How many ways can we modify, twist, bake, sprout, compress, ferment, or add things to wheat . . . and make it not wheat?
Can we somehow subject wheat flour to lactic acid fermentation, for instance, to make sourdough bread and disable the lectins in wheat that provoke abnormal intestinal permeabiity?
Can we sprout the seeds and rid the wheat of gliadin protein that stimulates appetite?
Is there a way to compress the flour to prevent the sudden surge of blood sugar to high levels provoked by the amylopectin A of wheat?
If we avoid use of herbicides and pesticides, instead relying only on natural means so that we can declare our wheat “organic,” does that mean the gluten, gliadin, amylopectin A, and lectins are removed?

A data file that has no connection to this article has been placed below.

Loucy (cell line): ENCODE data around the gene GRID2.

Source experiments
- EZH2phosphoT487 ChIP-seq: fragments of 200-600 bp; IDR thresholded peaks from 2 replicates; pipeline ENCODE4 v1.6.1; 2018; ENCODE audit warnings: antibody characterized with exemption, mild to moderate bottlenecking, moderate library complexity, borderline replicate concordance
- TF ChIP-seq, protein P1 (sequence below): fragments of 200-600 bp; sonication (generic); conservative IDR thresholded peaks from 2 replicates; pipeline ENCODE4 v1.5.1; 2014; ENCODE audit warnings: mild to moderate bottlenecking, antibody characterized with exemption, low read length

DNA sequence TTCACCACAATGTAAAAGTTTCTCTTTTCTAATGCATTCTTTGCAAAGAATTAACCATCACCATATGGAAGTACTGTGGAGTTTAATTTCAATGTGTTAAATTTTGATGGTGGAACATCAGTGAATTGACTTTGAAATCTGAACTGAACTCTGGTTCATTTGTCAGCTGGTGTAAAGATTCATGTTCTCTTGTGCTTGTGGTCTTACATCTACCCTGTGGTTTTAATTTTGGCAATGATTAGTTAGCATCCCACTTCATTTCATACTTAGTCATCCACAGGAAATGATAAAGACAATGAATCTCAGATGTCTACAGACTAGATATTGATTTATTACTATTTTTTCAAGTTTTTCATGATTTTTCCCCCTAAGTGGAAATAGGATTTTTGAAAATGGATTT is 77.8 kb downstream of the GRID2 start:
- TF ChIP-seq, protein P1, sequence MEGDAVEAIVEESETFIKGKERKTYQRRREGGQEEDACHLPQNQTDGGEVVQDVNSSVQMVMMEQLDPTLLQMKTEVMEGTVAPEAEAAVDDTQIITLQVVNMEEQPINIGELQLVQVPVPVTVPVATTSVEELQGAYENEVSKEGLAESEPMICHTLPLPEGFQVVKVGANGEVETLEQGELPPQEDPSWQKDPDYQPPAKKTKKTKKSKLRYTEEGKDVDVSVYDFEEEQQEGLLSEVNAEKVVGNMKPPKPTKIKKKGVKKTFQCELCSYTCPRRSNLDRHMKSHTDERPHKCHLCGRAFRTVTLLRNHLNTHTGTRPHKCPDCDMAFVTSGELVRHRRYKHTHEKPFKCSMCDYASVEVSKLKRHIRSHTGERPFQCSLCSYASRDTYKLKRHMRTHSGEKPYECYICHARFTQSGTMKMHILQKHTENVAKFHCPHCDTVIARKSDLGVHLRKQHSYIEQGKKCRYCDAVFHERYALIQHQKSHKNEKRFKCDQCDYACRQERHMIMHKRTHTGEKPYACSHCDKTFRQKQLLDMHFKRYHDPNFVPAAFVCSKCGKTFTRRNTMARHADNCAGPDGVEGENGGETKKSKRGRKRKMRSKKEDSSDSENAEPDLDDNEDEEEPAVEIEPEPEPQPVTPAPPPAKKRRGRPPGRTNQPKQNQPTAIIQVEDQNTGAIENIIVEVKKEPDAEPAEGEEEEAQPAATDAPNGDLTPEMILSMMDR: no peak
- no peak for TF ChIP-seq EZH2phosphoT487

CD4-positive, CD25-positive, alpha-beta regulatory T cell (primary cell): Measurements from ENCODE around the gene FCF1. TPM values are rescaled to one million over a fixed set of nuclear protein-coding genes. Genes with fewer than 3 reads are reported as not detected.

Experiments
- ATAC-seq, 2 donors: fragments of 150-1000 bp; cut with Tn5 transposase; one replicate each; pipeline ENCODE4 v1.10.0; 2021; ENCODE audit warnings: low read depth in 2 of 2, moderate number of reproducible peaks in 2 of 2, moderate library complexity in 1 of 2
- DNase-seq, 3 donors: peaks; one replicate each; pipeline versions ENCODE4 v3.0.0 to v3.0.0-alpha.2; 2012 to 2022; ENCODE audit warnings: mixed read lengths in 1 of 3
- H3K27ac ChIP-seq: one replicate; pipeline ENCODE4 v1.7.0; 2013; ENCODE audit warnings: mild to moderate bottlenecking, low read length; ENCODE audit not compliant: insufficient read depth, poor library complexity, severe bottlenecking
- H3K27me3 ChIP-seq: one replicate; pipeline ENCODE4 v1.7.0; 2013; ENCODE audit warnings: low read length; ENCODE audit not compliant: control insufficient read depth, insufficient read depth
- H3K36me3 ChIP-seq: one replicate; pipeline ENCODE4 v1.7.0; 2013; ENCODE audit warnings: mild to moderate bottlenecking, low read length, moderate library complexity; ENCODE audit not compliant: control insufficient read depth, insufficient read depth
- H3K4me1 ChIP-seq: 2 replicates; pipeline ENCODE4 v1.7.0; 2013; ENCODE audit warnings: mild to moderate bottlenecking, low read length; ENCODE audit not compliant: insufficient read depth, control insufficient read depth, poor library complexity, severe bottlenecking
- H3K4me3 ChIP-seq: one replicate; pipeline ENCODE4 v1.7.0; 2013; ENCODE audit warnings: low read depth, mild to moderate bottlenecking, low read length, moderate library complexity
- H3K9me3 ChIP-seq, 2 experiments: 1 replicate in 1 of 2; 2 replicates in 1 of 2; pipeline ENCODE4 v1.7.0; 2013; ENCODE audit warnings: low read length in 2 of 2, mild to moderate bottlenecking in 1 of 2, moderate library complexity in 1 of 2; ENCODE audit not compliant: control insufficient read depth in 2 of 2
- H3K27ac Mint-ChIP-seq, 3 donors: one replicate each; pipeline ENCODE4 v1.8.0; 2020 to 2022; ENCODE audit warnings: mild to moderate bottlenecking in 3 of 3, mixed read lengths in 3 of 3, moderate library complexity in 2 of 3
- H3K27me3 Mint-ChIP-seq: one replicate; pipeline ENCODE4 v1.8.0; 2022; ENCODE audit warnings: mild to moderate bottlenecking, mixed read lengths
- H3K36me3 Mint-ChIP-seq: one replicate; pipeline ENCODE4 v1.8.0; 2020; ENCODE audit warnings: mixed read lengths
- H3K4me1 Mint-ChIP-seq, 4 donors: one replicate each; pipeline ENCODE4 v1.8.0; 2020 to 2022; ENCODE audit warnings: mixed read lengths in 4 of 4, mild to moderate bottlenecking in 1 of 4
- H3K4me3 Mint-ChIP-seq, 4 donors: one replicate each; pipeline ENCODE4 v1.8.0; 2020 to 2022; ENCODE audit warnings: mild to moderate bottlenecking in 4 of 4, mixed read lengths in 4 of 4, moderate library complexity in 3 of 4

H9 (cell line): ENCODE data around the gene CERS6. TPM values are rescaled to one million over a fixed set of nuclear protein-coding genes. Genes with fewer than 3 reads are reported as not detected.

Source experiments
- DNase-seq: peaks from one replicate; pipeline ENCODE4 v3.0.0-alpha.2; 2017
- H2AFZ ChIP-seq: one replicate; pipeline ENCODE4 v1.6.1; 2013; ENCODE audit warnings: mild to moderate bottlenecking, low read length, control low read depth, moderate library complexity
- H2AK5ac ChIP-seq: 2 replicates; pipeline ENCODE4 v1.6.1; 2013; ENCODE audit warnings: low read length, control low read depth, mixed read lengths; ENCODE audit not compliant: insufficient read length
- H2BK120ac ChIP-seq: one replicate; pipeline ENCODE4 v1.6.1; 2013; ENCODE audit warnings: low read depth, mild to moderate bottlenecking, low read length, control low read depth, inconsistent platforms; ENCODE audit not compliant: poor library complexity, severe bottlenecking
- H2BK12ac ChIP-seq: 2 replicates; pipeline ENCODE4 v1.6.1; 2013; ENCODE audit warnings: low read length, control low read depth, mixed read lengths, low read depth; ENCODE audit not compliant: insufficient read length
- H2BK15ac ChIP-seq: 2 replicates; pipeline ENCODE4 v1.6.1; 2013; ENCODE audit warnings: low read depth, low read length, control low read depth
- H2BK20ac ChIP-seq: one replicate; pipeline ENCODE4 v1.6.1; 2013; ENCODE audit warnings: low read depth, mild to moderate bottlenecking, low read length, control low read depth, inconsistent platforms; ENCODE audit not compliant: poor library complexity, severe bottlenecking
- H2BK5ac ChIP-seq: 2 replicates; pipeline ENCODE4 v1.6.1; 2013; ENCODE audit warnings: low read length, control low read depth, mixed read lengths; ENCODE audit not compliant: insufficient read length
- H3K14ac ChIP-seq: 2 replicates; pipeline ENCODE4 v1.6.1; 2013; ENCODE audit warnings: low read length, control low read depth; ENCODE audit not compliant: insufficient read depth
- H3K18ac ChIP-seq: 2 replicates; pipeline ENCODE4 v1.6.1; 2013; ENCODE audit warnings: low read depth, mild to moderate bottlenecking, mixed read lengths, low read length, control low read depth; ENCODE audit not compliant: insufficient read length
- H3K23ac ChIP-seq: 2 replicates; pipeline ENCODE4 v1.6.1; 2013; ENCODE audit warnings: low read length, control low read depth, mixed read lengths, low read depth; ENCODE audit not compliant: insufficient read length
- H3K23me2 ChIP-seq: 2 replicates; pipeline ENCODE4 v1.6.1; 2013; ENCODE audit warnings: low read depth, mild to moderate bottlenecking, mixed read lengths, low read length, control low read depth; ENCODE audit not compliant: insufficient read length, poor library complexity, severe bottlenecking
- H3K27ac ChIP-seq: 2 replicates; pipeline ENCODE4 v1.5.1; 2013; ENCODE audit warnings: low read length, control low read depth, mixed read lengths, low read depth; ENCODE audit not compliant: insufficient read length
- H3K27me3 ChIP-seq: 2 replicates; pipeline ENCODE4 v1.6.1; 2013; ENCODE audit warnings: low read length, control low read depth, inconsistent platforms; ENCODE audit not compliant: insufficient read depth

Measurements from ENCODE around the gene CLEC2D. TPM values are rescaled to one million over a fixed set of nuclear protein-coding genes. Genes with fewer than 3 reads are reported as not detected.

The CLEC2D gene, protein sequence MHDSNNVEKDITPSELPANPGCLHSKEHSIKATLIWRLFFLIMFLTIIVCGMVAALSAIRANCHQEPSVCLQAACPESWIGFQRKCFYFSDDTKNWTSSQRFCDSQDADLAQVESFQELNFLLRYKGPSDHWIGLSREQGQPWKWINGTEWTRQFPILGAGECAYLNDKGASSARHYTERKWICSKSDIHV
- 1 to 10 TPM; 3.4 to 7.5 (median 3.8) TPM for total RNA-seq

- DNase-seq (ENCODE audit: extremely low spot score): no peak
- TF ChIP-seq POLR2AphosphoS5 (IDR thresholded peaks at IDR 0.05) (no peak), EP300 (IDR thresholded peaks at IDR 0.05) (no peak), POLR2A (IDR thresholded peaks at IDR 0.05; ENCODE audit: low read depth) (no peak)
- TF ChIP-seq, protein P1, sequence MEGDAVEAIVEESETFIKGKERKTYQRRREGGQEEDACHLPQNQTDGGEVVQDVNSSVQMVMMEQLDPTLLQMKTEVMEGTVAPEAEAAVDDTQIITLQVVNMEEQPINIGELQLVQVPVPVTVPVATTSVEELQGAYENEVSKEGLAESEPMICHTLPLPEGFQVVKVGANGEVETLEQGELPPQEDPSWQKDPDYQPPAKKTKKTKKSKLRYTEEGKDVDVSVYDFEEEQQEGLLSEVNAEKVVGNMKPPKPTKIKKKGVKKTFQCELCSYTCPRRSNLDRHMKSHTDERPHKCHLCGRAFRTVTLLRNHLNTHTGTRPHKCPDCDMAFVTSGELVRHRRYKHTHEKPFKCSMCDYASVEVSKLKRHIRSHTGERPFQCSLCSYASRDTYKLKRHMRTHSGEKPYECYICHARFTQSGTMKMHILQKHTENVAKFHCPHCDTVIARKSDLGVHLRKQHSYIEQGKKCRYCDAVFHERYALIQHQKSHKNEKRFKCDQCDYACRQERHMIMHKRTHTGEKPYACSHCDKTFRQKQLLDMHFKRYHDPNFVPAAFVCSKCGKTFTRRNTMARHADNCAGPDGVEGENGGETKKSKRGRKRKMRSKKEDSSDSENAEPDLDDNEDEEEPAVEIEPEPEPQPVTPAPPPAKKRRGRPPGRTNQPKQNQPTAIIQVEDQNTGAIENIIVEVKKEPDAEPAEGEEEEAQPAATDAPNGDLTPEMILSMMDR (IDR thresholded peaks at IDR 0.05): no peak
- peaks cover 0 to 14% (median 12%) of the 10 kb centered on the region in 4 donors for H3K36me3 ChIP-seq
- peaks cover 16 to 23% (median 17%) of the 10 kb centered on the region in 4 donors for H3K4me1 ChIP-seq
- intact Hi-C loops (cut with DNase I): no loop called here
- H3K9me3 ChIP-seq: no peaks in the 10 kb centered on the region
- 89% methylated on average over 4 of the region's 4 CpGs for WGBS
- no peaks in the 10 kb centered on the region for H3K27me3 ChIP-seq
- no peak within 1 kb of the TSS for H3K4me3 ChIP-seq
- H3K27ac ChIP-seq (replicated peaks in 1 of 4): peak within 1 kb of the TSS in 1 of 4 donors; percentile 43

The answers are no, no, no, and no. We can no more change the basic genetics and biochemistry of wheat by these methods than we can put a pilot’s hat and wings on a chimpanzee and expect him to fly a 747. A chimpanzee is a chimpanzee, no matter how good he looks in a blue uniform, and wheat is wheat no matter how smartly you dress it up.